Get Premium for free!
Theme 2: Industry and Agriculture 1917-1985
6 months ago
4 months ago
Theme 3: Control of the people 1917-1985
Decree on Land- Land estates belonging to the church or to aristocratic land owners were broken up and given to the peasants. This was very popular among the peasants.
Lenin introduces state capitalism- State capitalism was based on the nationalisation of industry. Nationalisation ended capitalism by taking industry away from middle- class owners. It was very unpopular as people felt life was still the same as before the revolution.
Lenin introduces War Communism- Emergency measures introduced to ensure communist victory in the civil war. It included grain requisition and rationing, labour discipline and the abolistion of the market.
The Soviet Union experience the 'scissors crisis'- Agriculture recovered quickly leading to a drop in agriculture price, but industry kept growing and industrial prices grew. This meant farmers couldn't afford industrial goods and had no incentive to keep producing grain.
Stalin introduces emergancy measures ending the NEP- Lenin ordered the Cheka to requisition grain to feed the workers and sell overseas to end the Kulak grain strike. This effectively ended NEP.
Stalin introduces the first 5 year plan- The primary aim was to industrialise the USSR and catch up with the west. He also aimed to eliminate the inefficiencies of NEP.The government controlled production and set high targets. Command economy.
Stalin orders compulsory collectivisation of Soviet Farms- Caused by the failure of NEP, communist ideology and the leadership struggle. SMall farms were merged into large farms of anything between 20 and 150 families.
Beginning of the great famine- Mainly in Ukraine. Farmers had not been meeting their targets and resistance for collectivisation had been high here. Stalin punished them by seizing their grain and livestock.
German invasion leads to Soviet entry into the Second World War
Introduction of the forth 5 year plan- Aimed to reconstruct the country after the devestation of WW2. Led to high industrial growth and continued military spending.
Khrushchev introduces the Virgin Lands scheme- Hoped to increase agricultural production by farming unfarmed lands in Kazakhstan, Caucus and Siberia
Khrushchev launches the sovnarkhoz reforms- The Sovnarkhoz Reform of 1957 was designed by Khrushchev to improve efficiency in the Soviet economic system by decentralizing economic decision making from all-Union branch ministries in Moscow to the governments of the individual republics and regional economic councils.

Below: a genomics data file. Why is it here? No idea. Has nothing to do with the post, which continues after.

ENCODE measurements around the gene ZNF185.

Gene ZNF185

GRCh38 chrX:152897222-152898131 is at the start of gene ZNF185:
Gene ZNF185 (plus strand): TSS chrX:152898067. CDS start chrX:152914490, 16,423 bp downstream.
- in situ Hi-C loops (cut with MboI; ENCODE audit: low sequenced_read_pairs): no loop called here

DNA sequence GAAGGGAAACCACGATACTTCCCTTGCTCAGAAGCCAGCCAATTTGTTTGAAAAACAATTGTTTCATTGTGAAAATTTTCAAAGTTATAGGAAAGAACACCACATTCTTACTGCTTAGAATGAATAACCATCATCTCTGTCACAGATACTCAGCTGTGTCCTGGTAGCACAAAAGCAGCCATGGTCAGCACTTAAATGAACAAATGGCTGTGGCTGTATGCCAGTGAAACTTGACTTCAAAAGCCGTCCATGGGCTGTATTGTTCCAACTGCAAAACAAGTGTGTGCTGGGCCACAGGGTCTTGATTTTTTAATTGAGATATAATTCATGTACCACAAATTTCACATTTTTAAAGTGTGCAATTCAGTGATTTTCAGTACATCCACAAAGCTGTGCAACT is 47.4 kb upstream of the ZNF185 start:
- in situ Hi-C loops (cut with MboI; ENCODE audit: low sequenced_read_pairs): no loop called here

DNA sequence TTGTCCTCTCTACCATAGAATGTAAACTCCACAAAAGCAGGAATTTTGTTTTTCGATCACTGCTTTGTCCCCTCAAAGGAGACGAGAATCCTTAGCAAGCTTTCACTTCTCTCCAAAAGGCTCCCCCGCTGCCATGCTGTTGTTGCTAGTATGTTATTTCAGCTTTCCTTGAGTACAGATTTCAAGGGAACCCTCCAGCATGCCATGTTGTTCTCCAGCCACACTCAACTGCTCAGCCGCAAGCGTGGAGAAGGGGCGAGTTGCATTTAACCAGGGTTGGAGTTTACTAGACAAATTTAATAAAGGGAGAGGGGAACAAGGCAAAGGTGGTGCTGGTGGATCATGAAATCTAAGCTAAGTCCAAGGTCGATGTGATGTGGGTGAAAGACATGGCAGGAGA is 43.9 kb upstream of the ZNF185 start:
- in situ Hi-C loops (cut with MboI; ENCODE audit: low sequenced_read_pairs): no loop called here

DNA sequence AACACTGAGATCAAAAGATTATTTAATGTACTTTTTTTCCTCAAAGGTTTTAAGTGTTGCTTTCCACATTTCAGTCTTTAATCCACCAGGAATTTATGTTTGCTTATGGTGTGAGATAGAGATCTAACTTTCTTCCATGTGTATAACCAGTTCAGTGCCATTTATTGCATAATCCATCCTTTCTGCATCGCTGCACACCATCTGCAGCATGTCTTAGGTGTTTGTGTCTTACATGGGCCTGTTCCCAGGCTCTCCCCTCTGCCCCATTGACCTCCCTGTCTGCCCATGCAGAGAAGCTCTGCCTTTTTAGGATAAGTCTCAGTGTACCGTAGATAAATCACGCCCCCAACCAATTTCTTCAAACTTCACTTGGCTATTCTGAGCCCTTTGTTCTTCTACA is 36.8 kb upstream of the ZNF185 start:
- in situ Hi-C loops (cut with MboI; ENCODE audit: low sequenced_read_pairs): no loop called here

Khrushchev launches the Corn Campaign- Encouraged farmers in Ukraine to grow maize to shift wheat production to newly created virgin farms to feed animals and produced more meat. Based on the US farms but ultimately failed due to inferiorities compared to the USA.
Khrushchev launches the Seven-Year Plan- Designed to boost agricultural production and the production of consumer goods by investing in light industry. He hoped this would inprove living standards.
Khrushchev divides the party between industry and agriculture- Deeply unpopular and part of Khrushchev's continual economic reorganization and introduction of reforms which were often counter productive or did not have time to work.
'Kosygin reforms' are introduced and then scrapped in August- Kosygin advocated reforms that were designed to cut investment in the most inefficient collective farms and divert the money to light industry. He also proposed giving power to factory managers and success by profit. A rebellion in Czechoslovakia discredited Kosygin's program and so it was scrapped in August.
Andropov initiates anti-corruption campaign- Andropov investigate senior party officials and industrial workers who were using Soviet resources to make themselves rich.
Lenin introduces the New Economic Policy- Introduced to retain political power, to revive the economy and to build socialism. IT includeda free amrket for agricultural production, denationalising small facotries, and reintroducing money.
World War I
World War II
Share on Google+
Share on Facebook
Submit to Reddit
Share on LinkedIn
Post to Tumblr